It will be 3 weeks on the button Thursday night, I am going to try a couple more and see how they turn out. By the way, some of the beer had a very small amount of head that stuck around through the first few swigs, but after that nada. Also, I think I tasted a hint of sanitizer in some of them, I am wondering if I should dry my bottle caps next time after the sanitizer. It really does not taste as bad as you might think, like some extra water has got into the beer or something. Just trying to work out all the kinks for this next batch which I am transferring to a secondary any day now, I am taking a hydrometer reading tomorrow. It's been sitting in primary for 8 days. SO one reading Tuesday and another on Wednesday and if all is well then racking.

Beer brewing is alot of fun.:rockin:
 

BrianP

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I wouldn't advise about drying the caps, as this would introduce the chance for infection. And you shouldn't be able to taste your sanitizer (I assume you're using a no-rinse sanitizer like Star-San).

Another thing to consider in your recipe next time is a little Carapils. I add 1/2 lb to some recipes and it results in some really good head retention.
 

cuinrearview

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My three simple steps to more head:

1. Pour harder
2. Add more priming sugar. I've been doing this recently, about 5.5-6 oz. to a five gallon batch.
3. More hops:) If you're a hophead like me this pleases the senses visually and through the taste buds.

But, the other advice given above will work as well. Maybe it's coincedence, maybe it's a better system, but my first few beers seemed pretty flat, and I wasn't even topping off the primary to 5+ gallons at that time and still using a full dose of priming sugar. Try the things above, I guarantee at least one will work for you. I can't kill the two to three finger head on my Double Dollop IPA using only the second two. Next time I'll definately cut down on the priming sugar!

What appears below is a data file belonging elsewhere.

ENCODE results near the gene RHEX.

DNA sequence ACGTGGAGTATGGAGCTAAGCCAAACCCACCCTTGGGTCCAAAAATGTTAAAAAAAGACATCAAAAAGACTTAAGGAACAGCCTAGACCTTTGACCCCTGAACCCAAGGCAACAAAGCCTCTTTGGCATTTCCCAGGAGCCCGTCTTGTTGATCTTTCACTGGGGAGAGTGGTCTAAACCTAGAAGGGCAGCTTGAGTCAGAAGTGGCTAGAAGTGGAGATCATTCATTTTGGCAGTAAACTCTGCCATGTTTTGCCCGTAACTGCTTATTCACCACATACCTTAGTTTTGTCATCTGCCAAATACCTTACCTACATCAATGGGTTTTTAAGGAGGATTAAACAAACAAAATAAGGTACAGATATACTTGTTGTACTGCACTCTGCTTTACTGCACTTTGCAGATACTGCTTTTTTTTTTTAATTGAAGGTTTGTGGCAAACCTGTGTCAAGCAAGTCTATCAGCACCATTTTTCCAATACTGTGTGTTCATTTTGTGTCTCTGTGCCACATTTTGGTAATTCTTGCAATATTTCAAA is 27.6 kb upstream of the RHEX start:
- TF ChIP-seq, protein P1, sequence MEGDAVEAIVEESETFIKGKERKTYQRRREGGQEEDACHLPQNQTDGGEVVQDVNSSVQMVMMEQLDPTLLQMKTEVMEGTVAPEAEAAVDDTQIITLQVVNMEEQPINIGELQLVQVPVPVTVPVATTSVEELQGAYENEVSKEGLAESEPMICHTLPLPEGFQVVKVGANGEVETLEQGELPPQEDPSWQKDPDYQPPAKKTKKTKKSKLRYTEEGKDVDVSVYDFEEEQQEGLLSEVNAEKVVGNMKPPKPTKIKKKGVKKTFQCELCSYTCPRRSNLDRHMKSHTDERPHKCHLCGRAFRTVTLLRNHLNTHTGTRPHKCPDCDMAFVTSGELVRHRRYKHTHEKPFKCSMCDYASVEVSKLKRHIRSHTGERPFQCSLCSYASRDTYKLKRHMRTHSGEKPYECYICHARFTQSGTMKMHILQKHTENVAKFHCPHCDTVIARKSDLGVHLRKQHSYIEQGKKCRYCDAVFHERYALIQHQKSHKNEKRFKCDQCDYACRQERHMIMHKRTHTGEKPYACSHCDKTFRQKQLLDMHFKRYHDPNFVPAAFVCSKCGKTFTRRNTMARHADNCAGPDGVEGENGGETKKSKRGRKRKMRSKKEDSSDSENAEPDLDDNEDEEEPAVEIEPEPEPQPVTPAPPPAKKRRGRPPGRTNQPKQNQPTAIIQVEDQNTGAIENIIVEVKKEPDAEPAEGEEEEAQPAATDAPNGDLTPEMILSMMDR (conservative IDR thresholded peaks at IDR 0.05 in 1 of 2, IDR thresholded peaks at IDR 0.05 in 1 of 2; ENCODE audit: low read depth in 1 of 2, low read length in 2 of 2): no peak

Thor the Mighty

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yeah carapils is the way to go. just added a 1/4 pound to my last batch and it worked wonders. before that i was getting terrible head retention with different styles AND different sugar amounts. even over carbonated a batch (belgian trip) and its freakin scarry to open them, sounds like a gun going off.
 

Revvy

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If they don't have head yet they simply have a ways still to go...some beers take longer than the 21 days @ 70 we repeat over and over on here....

It may take another week or so for it to be heady...
 

mew

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I brewed Jamil's mild it had virtually no head, so next time I think I'll add some oatmeal to the mash.
 

devaspawn

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I found that even a 1/4 lb of carapils in a regular brew gives way too much head for my liking. Solved that problem though. Went to AG and perfect head in each pint!

:tank:
 

Boodlemania

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So what temp and how long for 1/4 lb of carapils in an otherwise DME batch? 155F for 30min?

Sorry for the dumb question, but I'm still learning.
 

devaspawn

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That's what I aimed for. i wasn't too concerned if I was off by a degree or two I wasn't worried.

:tank: